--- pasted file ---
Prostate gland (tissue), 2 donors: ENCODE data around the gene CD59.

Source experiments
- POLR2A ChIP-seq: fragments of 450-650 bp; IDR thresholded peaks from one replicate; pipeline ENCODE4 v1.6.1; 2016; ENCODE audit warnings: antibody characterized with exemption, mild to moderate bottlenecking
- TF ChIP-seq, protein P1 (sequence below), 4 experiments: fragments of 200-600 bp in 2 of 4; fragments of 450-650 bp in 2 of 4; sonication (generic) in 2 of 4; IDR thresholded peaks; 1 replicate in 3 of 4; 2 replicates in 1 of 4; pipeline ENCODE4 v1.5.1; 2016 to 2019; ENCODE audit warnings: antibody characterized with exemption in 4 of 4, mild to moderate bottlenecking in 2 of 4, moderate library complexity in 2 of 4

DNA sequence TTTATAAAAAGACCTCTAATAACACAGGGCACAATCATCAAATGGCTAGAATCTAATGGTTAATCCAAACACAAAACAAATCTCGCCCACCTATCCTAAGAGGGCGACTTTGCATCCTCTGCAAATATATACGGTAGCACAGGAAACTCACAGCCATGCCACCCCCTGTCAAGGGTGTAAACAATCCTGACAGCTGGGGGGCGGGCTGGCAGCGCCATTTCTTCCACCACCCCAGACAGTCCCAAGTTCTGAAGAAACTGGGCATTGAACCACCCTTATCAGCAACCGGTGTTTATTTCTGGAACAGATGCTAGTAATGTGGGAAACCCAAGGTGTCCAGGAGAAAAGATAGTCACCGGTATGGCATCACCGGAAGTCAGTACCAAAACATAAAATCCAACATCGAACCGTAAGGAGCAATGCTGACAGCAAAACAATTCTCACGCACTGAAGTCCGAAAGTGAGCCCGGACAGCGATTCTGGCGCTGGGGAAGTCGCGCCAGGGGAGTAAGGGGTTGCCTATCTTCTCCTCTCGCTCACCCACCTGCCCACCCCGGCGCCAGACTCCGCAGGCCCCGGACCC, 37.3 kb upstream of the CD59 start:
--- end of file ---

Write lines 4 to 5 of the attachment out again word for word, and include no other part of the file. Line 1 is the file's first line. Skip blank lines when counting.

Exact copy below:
- TF ChIP-seq, protein P1 (sequence below), 4 experiments: fragments of 200-600 bp in 2 of 4; fragments of 450-650 bp in 2 of 4; sonication (generic) in 2 of 4; IDR thresholded peaks; 1 replicate in 3 of 4; 2 replicates in 1 of 4; pipeline ENCODE4 v1.5.1; 2016 to 2019; ENCODE audit warnings: antibody characterized with exemption in 4 of 4, mild to moderate bottlenecking in 2 of 4, moderate library complexity in 2 of 4

DNA sequence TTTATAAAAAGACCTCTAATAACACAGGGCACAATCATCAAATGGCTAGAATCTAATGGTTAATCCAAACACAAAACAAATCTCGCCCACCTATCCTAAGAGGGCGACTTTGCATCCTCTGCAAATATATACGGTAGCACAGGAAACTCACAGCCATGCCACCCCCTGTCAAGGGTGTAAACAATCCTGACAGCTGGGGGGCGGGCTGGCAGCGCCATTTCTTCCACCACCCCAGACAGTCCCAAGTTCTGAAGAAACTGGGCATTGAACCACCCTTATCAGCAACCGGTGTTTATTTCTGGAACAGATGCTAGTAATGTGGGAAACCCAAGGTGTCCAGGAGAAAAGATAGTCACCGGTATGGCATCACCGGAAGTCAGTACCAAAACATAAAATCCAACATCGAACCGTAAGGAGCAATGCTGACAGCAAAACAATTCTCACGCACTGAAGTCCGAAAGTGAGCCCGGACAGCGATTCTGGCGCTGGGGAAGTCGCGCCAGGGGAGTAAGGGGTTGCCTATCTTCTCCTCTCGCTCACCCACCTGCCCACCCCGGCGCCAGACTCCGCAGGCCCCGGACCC, 37.3 kb upstream of the CD59 start: